I continued up the hill and turned right onto a narrow paved track, following the arrow to Anse Major. I walked along into the forest, glad for shade, drinking my ridiculously sweet but undoubtedly electrolyte-filled punch, and I came up a hill next to a house and was hailed.

"Hello!" called a man. "I have a fruit bat here in a cage! Would you like to see it?" I hesitated, because I usually don't go in for such invitations in foreign places, but I glanced at the man and he was very thin, as if he had some neurological damage or something, and he was friendly, and it was hot, and I was following whimsy rather than plan, so I turned off the track and went to say hello.

Sure enough, this man had a fruit bat, one of the ones we see diving around the skies at dusk every night, in a cage in front of his home. Once I was up the walk, he explained that he sewed some things, and had a little shop in his house, and would I like to take a look, take a look, a look is free. I felt a little helpless to avoid taking a look--I mean, why not just a look, after all--and so I went in.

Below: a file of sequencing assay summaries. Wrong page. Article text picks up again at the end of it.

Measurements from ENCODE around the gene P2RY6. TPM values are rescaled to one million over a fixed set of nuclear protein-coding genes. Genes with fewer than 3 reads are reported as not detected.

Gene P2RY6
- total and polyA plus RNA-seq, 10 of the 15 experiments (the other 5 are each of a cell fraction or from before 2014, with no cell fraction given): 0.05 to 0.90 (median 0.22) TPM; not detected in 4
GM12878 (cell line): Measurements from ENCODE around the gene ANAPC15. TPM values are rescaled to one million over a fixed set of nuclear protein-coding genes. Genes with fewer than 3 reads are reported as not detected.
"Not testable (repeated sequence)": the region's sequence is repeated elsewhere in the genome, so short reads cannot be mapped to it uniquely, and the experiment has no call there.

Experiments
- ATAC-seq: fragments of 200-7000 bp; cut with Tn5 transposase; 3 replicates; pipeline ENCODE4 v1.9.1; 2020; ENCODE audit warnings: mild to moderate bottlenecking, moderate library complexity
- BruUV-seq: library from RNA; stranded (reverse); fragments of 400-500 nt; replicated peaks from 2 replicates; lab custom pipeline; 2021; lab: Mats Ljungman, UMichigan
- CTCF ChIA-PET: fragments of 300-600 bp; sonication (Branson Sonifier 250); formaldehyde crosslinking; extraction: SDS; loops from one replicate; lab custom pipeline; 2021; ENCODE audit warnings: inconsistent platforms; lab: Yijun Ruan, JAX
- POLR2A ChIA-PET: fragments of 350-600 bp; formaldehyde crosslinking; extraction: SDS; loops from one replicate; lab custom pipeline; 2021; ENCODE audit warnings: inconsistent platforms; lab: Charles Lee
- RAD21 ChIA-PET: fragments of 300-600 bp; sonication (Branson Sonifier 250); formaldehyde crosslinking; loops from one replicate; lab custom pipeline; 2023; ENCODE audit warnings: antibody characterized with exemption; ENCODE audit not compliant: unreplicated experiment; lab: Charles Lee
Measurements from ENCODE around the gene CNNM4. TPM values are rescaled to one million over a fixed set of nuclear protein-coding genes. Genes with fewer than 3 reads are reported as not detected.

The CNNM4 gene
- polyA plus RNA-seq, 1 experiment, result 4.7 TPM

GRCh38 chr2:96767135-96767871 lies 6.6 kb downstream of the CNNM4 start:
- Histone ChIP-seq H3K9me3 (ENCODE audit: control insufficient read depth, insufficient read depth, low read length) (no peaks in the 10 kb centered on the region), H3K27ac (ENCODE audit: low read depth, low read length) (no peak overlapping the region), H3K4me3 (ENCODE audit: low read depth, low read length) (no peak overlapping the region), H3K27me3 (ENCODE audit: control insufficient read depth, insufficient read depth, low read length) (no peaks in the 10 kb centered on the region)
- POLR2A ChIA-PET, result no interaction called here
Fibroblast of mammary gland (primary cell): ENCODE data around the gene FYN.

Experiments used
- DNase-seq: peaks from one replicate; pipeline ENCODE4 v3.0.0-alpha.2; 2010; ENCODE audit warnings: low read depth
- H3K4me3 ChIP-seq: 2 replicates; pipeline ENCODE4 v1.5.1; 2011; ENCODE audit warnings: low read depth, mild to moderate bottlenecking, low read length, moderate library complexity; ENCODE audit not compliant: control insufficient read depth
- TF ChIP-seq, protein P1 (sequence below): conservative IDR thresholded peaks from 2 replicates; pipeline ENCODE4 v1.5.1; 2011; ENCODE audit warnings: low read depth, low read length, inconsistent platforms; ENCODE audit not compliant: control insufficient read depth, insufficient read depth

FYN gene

The man, Richard, was a talker. While I looked around at the clothes lining the walls of the workroom of his house, and took in the couple of old photos, the ancient sewing machine, and the, unfortunately, ugly wares, Richard told me about his life. He had three children, and a German wife, who was not his wife anymore and was back in Germany. The children lived with him but were at school. The German wife came to visit every year or so, but stayed in another bedroom, not in his, no, not anymore ha ha. About 15 years ago he had gone to work on a boat (I don't know in what capacity)--a great job--room and board paid, plus a salary--but he had had an accident after 3 years and had been crippled. He had not walked for over six months; had not really been able to walk before nine months (and indeed, now, 12 years later, made his way across the room by holding himself up and creeping around the wall). I assume spinal cord damage; at any rate, something to keep his body from fleshing out in a normal way, in addition to the severe unsteadiness.

Richard noticed my shorts (knee-length Old Navy drawstring ones) and said that they were good for hiking--better than the really short things other women wore on this trail--but that he couldn't make such things because elastic was hard to get in the Seychelles. I pulled up my shirt slightly and pointed out that they had no elastic, just a drawstring, and Richard was suddenly enthralled. A rope, my shorts used a rope, just like the skirts and things that he made! He could copy them, could make a pattern from them, if I would only let him have them for five minutes, just to make some measurements and to study their form.